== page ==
(WASHINGTON, D.C.) – Internet Security Alliance President Larry Clinton will be the featured speaker at the meeting of the Council on Foreign Relations Roundtable on Digital Policy at noon, June 29th. Mr. Clinton will speak on “US Government Efforts to Improve Cyber Security”
“The latest massive cyber-attacks only highlight the need for industry and government to dramatically ramp up our efforts to secure cyber space,” Mr. Clinton said. “The reality is that things are liable to get worse – much worse – before they get better.”
Per Clinton’s prepared remarks, our cybersecurity is going to get worse for 4 reasons. “First, the system, which was designed to be weak, is getting weaker with the explosion of mobile devices and the Internet of Things. Second, the attackers are getting better. Nation-states are now engaged in traditional criminal behavior including the recent ransomware attacks making previously advanced style attacks commonplace and investing heavily to innovate all new weaknesses in our defenses. Third, all the economics of cyber favor the attackers. Attacks are cheap and easy to acquire and yield tremendous profits. Meanwhile, we are generations behind the attackers as we defend an inherently vulnerable system, with little help from law enforcement. To make matters worse, the real crazies – the terrorists – are getting much better at cyber-attacks and could become a substantial threat soon,” said Clinton.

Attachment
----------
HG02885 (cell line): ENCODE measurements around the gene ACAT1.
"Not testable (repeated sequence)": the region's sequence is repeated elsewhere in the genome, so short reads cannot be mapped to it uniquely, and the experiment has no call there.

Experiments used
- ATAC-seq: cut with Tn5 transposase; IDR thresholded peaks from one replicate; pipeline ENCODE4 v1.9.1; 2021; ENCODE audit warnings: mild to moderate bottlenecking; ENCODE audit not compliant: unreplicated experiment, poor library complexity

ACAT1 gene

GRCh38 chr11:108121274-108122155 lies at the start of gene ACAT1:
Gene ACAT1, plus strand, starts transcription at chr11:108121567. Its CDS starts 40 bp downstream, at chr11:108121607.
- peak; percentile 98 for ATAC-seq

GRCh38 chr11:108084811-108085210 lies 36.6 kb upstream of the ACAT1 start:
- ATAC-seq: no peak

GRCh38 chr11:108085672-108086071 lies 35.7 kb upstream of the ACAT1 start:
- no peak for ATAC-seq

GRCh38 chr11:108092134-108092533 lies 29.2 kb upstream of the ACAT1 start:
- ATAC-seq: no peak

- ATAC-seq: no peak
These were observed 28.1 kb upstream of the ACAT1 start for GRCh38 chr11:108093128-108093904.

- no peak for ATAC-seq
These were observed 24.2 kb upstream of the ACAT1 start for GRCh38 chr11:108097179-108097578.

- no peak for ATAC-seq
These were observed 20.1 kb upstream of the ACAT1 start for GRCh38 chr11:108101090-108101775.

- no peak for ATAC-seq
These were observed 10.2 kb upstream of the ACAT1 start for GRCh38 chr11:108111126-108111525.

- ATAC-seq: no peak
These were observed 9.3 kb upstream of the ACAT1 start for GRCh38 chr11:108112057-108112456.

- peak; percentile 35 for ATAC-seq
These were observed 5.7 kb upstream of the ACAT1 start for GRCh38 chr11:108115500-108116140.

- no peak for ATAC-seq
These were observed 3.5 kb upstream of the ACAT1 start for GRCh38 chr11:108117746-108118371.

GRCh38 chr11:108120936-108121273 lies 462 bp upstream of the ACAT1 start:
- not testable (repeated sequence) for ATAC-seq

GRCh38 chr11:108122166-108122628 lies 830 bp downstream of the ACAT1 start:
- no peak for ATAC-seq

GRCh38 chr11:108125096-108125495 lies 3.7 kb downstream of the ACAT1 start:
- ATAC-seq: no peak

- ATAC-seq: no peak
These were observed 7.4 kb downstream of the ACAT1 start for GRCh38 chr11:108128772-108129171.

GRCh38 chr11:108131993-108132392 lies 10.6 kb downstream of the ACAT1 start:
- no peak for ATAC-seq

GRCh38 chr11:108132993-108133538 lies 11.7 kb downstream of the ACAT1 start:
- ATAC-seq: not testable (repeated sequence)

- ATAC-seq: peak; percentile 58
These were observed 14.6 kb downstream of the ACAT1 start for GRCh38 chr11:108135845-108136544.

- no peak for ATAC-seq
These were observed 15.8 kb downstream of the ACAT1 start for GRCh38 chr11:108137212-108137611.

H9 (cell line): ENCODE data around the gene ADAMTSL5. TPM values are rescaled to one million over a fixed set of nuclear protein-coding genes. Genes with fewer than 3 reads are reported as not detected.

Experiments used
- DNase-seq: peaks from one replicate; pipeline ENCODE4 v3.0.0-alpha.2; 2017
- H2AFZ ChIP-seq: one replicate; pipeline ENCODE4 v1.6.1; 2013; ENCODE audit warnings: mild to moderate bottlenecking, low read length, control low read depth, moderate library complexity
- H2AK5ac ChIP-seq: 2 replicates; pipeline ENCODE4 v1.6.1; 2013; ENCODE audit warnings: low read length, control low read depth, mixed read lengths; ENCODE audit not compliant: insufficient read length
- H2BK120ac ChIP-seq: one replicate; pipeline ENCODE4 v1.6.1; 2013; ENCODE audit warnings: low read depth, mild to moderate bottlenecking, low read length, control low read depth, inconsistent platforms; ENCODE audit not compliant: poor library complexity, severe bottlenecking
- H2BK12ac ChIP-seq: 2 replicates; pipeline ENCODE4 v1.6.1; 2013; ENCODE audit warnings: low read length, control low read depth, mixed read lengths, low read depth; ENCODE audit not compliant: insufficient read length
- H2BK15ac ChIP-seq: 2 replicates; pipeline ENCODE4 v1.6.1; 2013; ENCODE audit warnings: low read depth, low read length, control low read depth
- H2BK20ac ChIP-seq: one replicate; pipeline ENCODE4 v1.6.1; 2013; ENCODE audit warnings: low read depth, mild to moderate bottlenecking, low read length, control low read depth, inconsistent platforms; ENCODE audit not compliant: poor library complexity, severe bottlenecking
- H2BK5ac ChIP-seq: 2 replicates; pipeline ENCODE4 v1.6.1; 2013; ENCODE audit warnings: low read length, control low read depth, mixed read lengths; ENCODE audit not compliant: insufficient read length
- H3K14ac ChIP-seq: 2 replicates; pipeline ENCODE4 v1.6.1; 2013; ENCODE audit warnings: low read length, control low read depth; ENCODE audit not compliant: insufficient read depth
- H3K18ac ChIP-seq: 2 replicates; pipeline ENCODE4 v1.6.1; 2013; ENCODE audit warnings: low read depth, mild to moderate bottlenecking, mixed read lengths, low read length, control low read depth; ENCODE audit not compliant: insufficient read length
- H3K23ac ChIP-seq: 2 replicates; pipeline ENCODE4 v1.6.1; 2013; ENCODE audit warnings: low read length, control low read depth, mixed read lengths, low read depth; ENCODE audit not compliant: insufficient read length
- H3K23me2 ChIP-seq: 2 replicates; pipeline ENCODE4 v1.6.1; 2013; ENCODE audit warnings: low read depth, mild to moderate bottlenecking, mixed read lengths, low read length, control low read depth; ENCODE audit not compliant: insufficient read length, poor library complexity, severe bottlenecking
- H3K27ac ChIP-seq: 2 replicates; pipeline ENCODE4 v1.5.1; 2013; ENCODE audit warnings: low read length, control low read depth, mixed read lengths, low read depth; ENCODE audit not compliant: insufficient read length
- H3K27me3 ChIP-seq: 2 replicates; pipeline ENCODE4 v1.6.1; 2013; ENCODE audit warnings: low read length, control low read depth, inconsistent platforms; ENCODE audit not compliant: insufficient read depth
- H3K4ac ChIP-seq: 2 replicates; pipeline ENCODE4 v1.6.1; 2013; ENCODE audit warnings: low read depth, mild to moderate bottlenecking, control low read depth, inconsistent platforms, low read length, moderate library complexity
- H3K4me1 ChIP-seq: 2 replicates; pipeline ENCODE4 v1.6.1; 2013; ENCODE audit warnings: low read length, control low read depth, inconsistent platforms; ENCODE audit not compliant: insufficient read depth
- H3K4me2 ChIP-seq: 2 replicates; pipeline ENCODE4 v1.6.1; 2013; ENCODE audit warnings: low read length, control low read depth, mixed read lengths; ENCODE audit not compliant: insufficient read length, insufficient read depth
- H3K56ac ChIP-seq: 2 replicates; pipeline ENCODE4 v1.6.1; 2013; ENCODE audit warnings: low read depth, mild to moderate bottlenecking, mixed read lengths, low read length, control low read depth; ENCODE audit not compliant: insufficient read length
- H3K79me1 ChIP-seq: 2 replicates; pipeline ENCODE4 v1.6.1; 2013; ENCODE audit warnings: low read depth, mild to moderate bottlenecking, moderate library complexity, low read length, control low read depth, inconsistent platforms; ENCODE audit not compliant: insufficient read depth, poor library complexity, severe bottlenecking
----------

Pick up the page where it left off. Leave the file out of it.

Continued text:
On the positive side, Clinton believes that we have created a broad consensus on the best way to approach cyber policy, corporate boards are getting much more involved, and some of the programs they are adapting are showing positive improvements.
“Aside from some perirenal issues, there is substantial agreement in the policy community from the House GOP to President Obama to President Trump about the right way to approach the cybersecurity issue. The problem is that there is an enormous amount of work that needs to be done and we are not moving nearly fast enough,” claims Clinton.
Clinton will advocate government engage in a 12-step program to effectuate the needed changes. Briefly, ISA believes government needs to 1) Address the problem with greater urgency, 2) Spend (a lot) more money, 3) Focus more on law enforcement 4) Reorganize government for the digital age, 5) Streamline cyber regulations, 6) Develop effectiveness measures for the NIST Cybersecurity Framework 7) Train senior government executives in cyber risk management, 8) Adopt a true risk management approach at federal agencies, 9) More creative workforce development, 10) Define government’s role in nation-state attacks, 11) Realign cyber market incentives, and 12) Rethink the cyber complai9nce model.
These steps are fully developed in the ISA’s Cybersecurity Social Contract released last fall and available on Amazon.